“As mayor, my top priority will be creating jobs and solving problems for L.A. residents in all communities,” wrote Garcetti, whose campaign rests on three main goals: creating jobs, reducing government bureaucracy and improving education.

“I will use every tool at my disposal to make sure L.A.’s students are being fully funded,” said the candidate, who argues that Prop. 98, which promises to fund schools $8,000 per student, has not been upheld. “I will fight for our fair share of funding in our schools.”

Another focus for candidate Garcetti is literacy, and not just in English or Spanish.

“I will make sure our kids are being taught the languages they need to succeed,” he promised, “both foreign languages and computer-programming languages.”

Ms. Greuel, too, believes that “the Jewish community wants what all Angelenos want.” By focusing on the economy, transportation, and education, she would address the needs of the Jewish community.

“As mayor I will balance my budget by cutting spending,” she states on her campaign website. She believes she can cut $160 million, or about 2 percent of the city budget, for next year.

Those saved funds could either help pay off the city’s accumulated deficit, estimates of which range from $150 million to $216 million, or go towards “the city’s biggest priorities,” like job growth and education.

Ms. Greuel’s campaign has largely received the support of major unions, including the SEIC and those representing the Department of Water and Power, LAPD and firefighters. Her other supporters include former President Bill Clinton, as well as her former employers at Dreamworks SKG, including Jeffrey Katzenberg, David Geffen and Steven Spielberg.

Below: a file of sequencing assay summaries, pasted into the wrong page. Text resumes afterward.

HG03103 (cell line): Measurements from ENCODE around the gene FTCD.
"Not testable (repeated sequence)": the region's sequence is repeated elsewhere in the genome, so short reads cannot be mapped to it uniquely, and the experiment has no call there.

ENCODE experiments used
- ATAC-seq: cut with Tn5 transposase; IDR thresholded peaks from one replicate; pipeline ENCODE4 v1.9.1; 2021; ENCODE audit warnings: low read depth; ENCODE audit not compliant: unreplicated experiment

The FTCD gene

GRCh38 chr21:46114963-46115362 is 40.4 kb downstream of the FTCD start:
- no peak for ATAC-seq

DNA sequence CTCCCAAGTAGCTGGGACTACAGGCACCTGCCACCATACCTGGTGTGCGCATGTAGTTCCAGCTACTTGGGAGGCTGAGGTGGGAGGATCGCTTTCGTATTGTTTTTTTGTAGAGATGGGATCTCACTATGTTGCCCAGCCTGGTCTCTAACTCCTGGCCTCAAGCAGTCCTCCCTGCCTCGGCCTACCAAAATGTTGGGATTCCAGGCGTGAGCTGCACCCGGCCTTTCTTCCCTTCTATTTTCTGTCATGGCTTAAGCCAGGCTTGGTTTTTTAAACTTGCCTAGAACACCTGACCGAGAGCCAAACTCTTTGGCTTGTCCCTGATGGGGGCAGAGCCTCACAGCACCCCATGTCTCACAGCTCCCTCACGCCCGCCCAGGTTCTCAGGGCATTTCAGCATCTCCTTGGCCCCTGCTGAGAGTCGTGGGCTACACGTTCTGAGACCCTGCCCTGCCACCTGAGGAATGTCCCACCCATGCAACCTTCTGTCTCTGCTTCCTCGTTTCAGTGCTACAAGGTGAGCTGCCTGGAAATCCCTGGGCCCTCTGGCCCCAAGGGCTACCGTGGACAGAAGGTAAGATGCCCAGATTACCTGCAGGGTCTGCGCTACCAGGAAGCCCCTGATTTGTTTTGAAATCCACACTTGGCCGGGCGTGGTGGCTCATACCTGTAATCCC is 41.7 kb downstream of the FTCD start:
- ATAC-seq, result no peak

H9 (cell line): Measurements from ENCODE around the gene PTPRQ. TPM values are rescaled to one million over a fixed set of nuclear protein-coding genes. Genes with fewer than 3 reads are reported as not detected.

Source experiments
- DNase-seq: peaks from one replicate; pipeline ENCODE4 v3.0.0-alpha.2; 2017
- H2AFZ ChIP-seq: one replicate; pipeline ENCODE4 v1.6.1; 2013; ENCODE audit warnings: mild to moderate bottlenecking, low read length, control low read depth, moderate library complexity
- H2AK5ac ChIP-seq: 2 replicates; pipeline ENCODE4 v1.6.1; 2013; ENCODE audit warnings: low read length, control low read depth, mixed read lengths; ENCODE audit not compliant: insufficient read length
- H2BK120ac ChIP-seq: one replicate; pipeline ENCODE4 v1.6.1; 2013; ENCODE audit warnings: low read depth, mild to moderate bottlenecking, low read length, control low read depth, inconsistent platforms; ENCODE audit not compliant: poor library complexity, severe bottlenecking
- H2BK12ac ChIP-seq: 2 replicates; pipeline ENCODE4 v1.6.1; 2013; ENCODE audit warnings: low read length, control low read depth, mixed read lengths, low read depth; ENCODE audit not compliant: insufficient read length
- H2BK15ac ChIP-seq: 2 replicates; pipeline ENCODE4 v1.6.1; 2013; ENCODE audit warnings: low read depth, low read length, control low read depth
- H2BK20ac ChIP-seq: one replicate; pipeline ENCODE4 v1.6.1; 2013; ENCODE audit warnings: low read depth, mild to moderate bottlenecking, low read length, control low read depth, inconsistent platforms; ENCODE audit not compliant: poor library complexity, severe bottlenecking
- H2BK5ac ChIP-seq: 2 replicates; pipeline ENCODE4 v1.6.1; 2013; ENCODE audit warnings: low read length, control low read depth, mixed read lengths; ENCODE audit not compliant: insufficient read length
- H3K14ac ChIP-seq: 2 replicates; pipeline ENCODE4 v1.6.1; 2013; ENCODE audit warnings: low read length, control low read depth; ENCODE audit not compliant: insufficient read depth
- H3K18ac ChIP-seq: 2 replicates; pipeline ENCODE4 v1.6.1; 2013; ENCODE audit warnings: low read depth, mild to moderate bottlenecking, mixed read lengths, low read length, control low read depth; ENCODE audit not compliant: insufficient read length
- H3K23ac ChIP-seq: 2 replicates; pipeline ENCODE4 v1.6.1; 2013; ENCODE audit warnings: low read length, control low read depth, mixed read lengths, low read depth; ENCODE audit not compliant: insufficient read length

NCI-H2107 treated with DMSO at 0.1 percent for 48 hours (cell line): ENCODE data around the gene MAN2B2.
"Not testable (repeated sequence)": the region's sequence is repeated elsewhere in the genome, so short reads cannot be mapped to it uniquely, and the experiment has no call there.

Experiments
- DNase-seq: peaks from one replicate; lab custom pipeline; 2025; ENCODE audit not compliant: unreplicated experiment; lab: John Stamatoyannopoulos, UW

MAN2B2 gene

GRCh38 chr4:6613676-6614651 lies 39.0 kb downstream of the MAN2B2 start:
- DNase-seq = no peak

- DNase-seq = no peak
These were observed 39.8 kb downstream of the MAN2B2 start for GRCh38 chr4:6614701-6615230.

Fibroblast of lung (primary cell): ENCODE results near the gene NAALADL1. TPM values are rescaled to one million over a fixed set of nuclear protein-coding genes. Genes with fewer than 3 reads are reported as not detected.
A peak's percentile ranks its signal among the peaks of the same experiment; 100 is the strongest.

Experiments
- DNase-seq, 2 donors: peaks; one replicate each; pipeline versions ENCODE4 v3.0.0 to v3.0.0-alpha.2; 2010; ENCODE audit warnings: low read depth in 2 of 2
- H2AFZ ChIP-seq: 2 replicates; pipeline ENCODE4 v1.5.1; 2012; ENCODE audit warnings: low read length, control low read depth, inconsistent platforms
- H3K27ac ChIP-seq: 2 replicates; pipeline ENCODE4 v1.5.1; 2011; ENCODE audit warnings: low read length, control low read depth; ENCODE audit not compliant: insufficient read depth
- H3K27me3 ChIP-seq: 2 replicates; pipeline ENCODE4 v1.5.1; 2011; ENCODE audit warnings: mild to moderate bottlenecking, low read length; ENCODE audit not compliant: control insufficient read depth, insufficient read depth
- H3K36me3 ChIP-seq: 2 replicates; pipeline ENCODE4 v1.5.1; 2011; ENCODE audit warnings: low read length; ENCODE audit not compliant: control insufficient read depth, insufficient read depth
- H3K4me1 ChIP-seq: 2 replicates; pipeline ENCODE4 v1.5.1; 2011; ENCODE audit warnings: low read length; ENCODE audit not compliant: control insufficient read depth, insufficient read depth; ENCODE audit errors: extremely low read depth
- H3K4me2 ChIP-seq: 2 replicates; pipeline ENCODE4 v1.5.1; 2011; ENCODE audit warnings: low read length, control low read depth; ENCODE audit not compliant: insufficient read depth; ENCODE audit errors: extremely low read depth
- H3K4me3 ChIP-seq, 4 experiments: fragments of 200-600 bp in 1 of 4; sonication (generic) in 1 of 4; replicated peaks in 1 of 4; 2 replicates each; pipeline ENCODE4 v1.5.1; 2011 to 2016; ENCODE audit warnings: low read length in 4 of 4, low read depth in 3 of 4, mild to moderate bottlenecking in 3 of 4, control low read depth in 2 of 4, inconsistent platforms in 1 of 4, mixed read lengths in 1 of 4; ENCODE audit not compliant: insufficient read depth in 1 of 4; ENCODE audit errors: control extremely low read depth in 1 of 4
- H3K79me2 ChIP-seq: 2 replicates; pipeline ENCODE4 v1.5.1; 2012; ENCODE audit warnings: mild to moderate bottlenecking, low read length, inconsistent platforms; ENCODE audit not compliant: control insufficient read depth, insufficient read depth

Mr. Garcetti has been endorsed by the Los Angeles Times as well as by the three candidates who were eliminated in the mayoral primary election on March 5. This includes the other Jewish candidate, Jan Perry, who served on the city council with both him and Ms. Greuel. These supporters praise him for his pursuit of improved education and job growth.

Other Garcetti supporters include comedian Will Ferrell.

“If you vote for him,” Ferrell promises in a humorous video on the campaign’s Youtube channel, “there will be free waffles every Tuesday morning for the whole city of Los Angeles!”  This apparently is not true.

Searching for a Greuel supporter to interview, the Boiling Point visited the Milky Way, a kosher restaurant on Pico Boulevard owned by Steven Spielberg’s mother, Leah Adler.

Mrs. Adler said she was unaware of her son’s endorsement.

“Steven and I don’t talk about politics,” she said, smiling. “We talk about important things, like what’s for dinner.”

Many in the Jewish community believe that either candidate would serve the city well. Among those is Sam Yebri, chairman of the Jewish Federation’s New Leaders Project and co-founder of the Iranian Jewish organization 30 Years After.

“Both candidates have been longstanding and reliable friends to our community,” Mr. Yebri wrote in an e-mail to the Boiling Point. “Both have large rosters of supporters in the Jewish community.”

In the primary election on March 5, Garcetti received 33.1 percent of the vote, emerging along with Greuel’s 29.0 percent as one of the two final candidates. In a more recent poll, on May 9 by the Patt Brown Institute of Public Affairs showed Ms. Greuel leading with 46 percent to Mr. Garcetti’s 45.

Meanwhile, in New York City, for the first time in 20 years there is no Jewish candidate on the mayoral ballot at all.  So while New York will lose its longtime Jewish mayor, Michael Bloomberg, Nov. 5, Los Angeles will have one if Councilman Garcetti is elected.

And if it’s Controller Greuel, it will still be pretty close.